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Tax Implications of Buying a House

tax implications of buying a house

Purchasing a home is an exciting milestone in life as it represents a significant investment. However, beyond the joy of becoming a homeowner, it’s crucial to understand the tax implications that come with this major financial commitment. In this blog post, we’ll explore the various tax considerations related to buying a home, providing you with valuable insights to help you navigate this aspect of homeownership confidently.  

Itemizing Deductions 

Purchasing a home may be the first opportunity you receive to start itemizing your deductions during tax time. While itemizing can require much more work, it could result in a larger refund. If you want to claim any expenses related to your home, you must itemize your deductions. This might include expenses such as mortgage interest or real estate taxes. Consulting with a knowledgeable tax professional can give you a better understanding of your best option is.

Mortgage Interest Deduction 

If you have a home loan that originated after December 16, 2017, you can deduct mortgage interest, up to $750,000. Any loan with an origination date before this qualifies for a mortgage interest deduction of up to $1 million. To qualify for this deduction, you must itemize your deductions on your tax return and meet certain eligibility criteria. Every January, your home lender should send you Form 1098, Mortgage Interest Statement. This reports mortgage interest of $600 or more you paid during the year. If you paid less than $600 in mortgage interest, you can still deduct it during tax time. 

In addition to mortgage interest, your 1098 will also show much you paid in mortgage points during the year. Mortgage points are a form of payment made to obtain your mortgage. They are generally defined as a percentage of your loan amount. For instance, let’s assume you paid three points, or 3%, on your $500,000 mortgage, for a total of $15,000 (3% of $500,000). The IRS will typically allow you to deduct the entire amount of your points in the year they were paid.  You should note that the deductible amount should be shown on your 1098 form. 

Real Estate Tax Deduction 

As a homeowner, one of your expenses will be real estate taxes. The IRS allows you to deduct only the actual real estate tax amounts paid during the year. However, you can also deduct local property taxes as well. If you pay these taxes through your lender, this amount should be shown on Form 1098. If you just purchased a home, you may have reimbursed the seller for their real estate tax payments. In this case, you will be able to deduct this amount through the real estate tax deduction too. Remember to keep records of any payments you made. Beginning in 2018, the total amount of state and local taxes you can deduct, including property taxes, is capped at $10,000 per year.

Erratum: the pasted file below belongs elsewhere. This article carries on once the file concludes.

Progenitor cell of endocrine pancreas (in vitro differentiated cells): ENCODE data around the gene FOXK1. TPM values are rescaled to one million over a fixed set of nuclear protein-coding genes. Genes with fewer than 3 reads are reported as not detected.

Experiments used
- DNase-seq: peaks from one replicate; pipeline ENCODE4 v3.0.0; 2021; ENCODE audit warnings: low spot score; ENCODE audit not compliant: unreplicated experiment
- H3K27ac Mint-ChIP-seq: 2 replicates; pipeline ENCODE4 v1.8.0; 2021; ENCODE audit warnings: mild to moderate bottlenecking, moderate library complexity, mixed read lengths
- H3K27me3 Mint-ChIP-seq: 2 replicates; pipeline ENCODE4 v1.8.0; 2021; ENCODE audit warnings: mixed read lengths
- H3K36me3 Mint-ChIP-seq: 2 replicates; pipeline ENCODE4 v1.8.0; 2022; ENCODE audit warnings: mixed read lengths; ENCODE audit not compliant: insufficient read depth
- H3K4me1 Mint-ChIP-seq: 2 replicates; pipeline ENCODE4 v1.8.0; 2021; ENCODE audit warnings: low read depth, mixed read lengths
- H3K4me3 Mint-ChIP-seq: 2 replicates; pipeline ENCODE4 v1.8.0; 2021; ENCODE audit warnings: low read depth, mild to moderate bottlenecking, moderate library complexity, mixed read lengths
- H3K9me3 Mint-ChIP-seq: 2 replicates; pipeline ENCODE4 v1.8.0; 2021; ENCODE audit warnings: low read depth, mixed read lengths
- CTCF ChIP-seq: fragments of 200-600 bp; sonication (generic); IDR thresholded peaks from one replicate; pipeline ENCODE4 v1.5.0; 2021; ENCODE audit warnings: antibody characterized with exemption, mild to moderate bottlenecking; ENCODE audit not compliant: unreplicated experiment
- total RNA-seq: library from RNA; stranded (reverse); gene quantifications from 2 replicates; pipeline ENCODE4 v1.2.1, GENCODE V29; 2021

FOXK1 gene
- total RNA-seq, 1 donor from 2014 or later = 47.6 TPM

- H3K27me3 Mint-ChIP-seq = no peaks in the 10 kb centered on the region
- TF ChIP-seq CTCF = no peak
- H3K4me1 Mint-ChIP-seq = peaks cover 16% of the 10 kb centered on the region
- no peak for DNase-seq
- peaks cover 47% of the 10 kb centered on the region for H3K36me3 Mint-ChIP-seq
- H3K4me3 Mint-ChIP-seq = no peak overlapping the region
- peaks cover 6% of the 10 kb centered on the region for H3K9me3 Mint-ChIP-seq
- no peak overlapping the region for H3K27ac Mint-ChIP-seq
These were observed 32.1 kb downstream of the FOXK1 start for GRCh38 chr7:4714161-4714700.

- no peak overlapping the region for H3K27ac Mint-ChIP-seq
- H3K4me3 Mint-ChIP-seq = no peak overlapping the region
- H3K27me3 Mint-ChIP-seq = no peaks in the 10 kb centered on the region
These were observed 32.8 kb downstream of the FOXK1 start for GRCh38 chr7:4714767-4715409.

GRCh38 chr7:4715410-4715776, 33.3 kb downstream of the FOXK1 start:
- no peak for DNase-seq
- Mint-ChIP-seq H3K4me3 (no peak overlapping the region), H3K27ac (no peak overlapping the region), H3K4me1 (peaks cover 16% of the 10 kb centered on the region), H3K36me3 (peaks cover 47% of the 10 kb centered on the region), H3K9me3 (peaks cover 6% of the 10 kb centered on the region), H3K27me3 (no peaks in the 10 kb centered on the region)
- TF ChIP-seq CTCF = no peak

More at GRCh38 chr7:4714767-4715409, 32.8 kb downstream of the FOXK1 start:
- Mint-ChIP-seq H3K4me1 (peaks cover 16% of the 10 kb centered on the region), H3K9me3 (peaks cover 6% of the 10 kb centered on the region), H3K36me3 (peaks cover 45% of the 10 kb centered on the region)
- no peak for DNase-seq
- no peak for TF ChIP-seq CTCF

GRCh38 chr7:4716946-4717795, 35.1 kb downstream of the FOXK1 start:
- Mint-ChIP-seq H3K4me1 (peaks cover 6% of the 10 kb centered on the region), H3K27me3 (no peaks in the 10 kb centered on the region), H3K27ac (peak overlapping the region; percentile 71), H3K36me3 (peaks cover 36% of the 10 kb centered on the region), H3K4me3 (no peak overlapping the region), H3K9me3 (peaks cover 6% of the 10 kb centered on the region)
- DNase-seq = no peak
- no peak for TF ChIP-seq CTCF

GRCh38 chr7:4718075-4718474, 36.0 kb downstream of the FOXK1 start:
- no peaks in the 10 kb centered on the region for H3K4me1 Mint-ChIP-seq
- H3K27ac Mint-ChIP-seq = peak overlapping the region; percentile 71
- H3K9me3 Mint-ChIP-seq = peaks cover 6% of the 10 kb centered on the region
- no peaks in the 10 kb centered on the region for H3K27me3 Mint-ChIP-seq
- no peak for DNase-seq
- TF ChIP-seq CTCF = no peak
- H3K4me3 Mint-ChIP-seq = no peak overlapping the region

Home Energy Credits 

Homeowners can also claim tax credits by making some energy efficient upgrades to their home. Specifically, the Energy Efficient Home Improvement Credit and the Residential Clean Energy Credit are great tax credits for those who recently made home improvements that help conserve energy. Some examples include energy-efficient windows, exterior doors, furnaces, air conditioners, solar panels, and more.  

Mortgage Interest Credit 

The IRS allows lower-income and moderate-income taxpayers to claim the Mortgage Interest Credit if they received a mortgage credit certificate (MCC) from their state or local government. An MCC is usually given to first-time homeowners, and it allows you to claim the credit of up to $2,000 of the mortgage interest paid per year. Taxpayers should note that this credit is completely separate from the mortgage interest deduction that uses Form 1098. The Mortgage Interest Credit can be claimed using Form 8396. 

Tax Help for Homeowners 

The tax benefits of homeownership can provide notable savings and financial advantages. By familiarizing yourself with the tax deductions and credits available, making informed decisions about how to file your taxes can be a little easier. However, navigating complex tax rules and regulations can be overwhelming. Therefore, it’s highly recommended to consult with a qualified tax professional who can provide specific guidance tailored to your individual situation. Optima Tax Relief is the nation’s leading tax resolution firm with over a decade of experience helping taxpayers with tough tax situations.  

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